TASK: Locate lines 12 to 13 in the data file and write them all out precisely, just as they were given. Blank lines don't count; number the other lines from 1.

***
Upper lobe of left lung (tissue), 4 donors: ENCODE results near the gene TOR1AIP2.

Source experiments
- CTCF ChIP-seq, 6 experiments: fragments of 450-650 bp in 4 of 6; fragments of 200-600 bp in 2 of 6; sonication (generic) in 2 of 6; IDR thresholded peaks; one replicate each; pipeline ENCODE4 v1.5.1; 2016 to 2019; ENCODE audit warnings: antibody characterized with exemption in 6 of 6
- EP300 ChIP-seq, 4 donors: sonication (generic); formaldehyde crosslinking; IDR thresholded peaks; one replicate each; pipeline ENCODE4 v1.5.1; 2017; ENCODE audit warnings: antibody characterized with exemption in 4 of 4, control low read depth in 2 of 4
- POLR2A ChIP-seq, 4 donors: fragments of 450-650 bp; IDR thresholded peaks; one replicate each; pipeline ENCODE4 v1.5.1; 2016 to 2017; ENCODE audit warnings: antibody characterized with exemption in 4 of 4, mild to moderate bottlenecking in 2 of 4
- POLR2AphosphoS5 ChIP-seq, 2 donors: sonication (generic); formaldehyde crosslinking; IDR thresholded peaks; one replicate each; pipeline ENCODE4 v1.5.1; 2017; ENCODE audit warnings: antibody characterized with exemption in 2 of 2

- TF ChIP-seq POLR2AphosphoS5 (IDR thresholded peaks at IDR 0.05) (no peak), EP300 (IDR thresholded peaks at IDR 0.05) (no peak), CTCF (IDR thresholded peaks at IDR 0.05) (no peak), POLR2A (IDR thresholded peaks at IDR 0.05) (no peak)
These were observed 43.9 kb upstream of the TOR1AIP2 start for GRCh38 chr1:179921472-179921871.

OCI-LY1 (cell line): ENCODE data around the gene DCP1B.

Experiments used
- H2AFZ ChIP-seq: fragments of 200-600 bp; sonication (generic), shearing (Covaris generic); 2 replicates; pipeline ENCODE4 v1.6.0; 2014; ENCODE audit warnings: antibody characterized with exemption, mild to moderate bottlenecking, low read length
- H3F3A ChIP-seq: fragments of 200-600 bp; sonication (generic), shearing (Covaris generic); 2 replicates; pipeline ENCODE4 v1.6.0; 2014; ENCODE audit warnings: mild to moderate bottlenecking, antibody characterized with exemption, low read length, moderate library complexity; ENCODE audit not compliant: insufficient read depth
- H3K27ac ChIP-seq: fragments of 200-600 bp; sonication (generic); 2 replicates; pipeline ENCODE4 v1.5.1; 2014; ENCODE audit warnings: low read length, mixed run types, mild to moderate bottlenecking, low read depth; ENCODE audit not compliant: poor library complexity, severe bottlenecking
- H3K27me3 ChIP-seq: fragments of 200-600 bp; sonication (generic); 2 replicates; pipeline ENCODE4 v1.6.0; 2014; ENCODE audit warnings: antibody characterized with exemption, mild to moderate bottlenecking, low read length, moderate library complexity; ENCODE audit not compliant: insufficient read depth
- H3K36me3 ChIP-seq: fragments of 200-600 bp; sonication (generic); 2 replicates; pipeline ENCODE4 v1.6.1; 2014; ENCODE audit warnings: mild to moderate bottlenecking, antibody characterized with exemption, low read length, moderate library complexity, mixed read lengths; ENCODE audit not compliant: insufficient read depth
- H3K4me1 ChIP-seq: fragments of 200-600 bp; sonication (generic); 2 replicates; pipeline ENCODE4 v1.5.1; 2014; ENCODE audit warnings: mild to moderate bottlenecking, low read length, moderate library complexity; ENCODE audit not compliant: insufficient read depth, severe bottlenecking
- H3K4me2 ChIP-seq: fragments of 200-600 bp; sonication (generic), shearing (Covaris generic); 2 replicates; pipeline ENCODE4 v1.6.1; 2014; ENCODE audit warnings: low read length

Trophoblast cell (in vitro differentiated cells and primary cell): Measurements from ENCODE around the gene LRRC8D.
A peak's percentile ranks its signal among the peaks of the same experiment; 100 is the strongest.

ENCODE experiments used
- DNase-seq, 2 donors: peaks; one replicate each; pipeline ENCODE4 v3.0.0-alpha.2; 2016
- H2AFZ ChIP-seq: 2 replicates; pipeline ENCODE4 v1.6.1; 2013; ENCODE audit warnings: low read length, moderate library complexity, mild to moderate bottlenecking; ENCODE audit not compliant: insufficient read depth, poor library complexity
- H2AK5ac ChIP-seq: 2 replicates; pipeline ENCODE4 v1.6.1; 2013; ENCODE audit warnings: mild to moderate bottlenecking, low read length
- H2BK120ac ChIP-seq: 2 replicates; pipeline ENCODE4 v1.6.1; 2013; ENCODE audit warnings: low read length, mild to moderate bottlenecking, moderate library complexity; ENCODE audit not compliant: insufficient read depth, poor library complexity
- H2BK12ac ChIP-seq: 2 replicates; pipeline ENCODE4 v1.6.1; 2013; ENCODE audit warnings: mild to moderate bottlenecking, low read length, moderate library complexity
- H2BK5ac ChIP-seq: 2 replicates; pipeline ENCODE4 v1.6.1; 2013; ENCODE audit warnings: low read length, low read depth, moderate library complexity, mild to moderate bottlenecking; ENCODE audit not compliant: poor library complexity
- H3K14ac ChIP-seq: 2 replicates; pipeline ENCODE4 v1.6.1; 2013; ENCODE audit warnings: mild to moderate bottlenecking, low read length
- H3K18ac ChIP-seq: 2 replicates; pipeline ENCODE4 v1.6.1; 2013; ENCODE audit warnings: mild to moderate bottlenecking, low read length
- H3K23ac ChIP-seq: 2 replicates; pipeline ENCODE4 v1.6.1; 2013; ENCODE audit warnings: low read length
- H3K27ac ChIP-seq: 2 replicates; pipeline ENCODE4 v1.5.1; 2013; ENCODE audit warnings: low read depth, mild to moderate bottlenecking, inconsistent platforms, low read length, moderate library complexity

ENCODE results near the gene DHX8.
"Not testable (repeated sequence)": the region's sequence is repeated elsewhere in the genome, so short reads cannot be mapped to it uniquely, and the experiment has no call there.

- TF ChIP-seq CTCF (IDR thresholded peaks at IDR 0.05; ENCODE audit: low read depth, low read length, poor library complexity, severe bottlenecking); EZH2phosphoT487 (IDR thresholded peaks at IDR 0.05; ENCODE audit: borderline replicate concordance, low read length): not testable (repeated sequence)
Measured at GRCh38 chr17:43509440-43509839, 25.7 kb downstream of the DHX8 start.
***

- H3F3A ChIP-seq: fragments of 200-600 bp; sonication (generic), shearing (Covaris generic); 2 replicates; pipeline ENCODE4 v1.6.0; 2014; ENCODE audit warnings: mild to moderate bottlenecking, antibody characterized with exemption, low read length, moderate library complexity; ENCODE audit not compliant: insufficient read depth
- H3K27ac ChIP-seq: fragments of 200-600 bp; sonication (generic); 2 replicates; pipeline ENCODE4 v1.5.1; 2014; ENCODE audit warnings: low read length, mixed run types, mild to moderate bottlenecking, low read depth; ENCODE audit not compliant: poor library complexity, severe bottlenecking